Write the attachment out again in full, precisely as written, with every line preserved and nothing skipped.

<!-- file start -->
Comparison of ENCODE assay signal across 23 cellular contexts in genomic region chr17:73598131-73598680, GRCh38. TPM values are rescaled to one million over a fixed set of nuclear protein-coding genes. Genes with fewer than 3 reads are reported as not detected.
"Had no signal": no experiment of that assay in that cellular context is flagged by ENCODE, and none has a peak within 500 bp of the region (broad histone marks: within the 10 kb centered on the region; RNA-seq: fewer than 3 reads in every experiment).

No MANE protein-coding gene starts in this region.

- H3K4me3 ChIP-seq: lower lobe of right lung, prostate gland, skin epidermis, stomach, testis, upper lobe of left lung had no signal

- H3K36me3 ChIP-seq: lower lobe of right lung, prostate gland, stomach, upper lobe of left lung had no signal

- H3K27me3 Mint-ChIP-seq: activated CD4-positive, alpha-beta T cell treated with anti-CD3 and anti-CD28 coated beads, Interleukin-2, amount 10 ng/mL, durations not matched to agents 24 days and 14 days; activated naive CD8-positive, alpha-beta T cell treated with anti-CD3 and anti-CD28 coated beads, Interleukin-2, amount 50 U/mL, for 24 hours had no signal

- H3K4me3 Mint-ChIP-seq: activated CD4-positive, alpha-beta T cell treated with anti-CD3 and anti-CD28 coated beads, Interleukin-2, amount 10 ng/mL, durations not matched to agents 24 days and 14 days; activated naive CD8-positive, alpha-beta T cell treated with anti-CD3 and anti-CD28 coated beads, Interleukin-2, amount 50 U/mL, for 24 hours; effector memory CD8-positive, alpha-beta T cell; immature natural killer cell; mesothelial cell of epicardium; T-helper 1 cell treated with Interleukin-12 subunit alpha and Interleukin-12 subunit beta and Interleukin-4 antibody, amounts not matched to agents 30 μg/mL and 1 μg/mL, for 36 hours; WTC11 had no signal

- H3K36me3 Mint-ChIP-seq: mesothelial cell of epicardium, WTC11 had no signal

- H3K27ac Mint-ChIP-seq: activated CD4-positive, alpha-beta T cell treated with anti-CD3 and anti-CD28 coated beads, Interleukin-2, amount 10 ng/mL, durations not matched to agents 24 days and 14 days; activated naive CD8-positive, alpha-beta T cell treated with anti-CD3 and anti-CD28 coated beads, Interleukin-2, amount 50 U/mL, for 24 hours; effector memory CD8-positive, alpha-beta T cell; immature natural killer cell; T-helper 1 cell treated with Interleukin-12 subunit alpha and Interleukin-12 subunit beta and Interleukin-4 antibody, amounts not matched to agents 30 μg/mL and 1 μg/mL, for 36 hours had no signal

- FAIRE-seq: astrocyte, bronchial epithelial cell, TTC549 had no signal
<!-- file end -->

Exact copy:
Comparison of ENCODE assay signal across 23 cellular contexts in genomic region chr17:73598131-73598680, GRCh38. TPM values are rescaled to one million over a fixed set of nuclear protein-coding genes. Genes with fewer than 3 reads are reported as not detected.
"Had no signal": no experiment of that assay in that cellular context is flagged by ENCODE, and none has a peak within 500 bp of the region (broad histone marks: within the 10 kb centered on the region; RNA-seq: fewer than 3 reads in every experiment).

No MANE protein-coding gene starts in this region.

- H3K4me3 ChIP-seq: lower lobe of right lung, prostate gland, skin epidermis, stomach, testis, upper lobe of left lung had no signal

- H3K36me3 ChIP-seq: lower lobe of right lung, prostate gland, stomach, upper lobe of left lung had no signal

- H3K27me3 Mint-ChIP-seq: activated CD4-positive, alpha-beta T cell treated with anti-CD3 and anti-CD28 coated beads, Interleukin-2, amount 10 ng/mL, durations not matched to agents 24 days and 14 days; activated naive CD8-positive, alpha-beta T cell treated with anti-CD3 and anti-CD28 coated beads, Interleukin-2, amount 50 U/mL, for 24 hours had no signal

- H3K4me3 Mint-ChIP-seq: activated CD4-positive, alpha-beta T cell treated with anti-CD3 and anti-CD28 coated beads, Interleukin-2, amount 10 ng/mL, durations not matched to agents 24 days and 14 days; activated naive CD8-positive, alpha-beta T cell treated with anti-CD3 and anti-CD28 coated beads, Interleukin-2, amount 50 U/mL, for 24 hours; effector memory CD8-positive, alpha-beta T cell; immature natural killer cell; mesothelial cell of epicardium; T-helper 1 cell treated with Interleukin-12 subunit alpha and Interleukin-12 subunit beta and Interleukin-4 antibody, amounts not matched to agents 30 μg/mL and 1 μg/mL, for 36 hours; WTC11 had no signal

- H3K36me3 Mint-ChIP-seq: mesothelial cell of epicardium, WTC11 had no signal

- H3K27ac Mint-ChIP-seq: activated CD4-positive, alpha-beta T cell treated with anti-CD3 and anti-CD28 coated beads, Interleukin-2, amount 10 ng/mL, durations not matched to agents 24 days and 14 days; activated naive CD8-positive, alpha-beta T cell treated with anti-CD3 and anti-CD28 coated beads, Interleukin-2, amount 50 U/mL, for 24 hours; effector memory CD8-positive, alpha-beta T cell; immature natural killer cell; T-helper 1 cell treated with Interleukin-12 subunit alpha and Interleukin-12 subunit beta and Interleukin-4 antibody, amounts not matched to agents 30 μg/mL and 1 μg/mL, for 36 hours had no signal

- FAIRE-seq: astrocyte, bronchial epithelial cell, TTC549 had no signal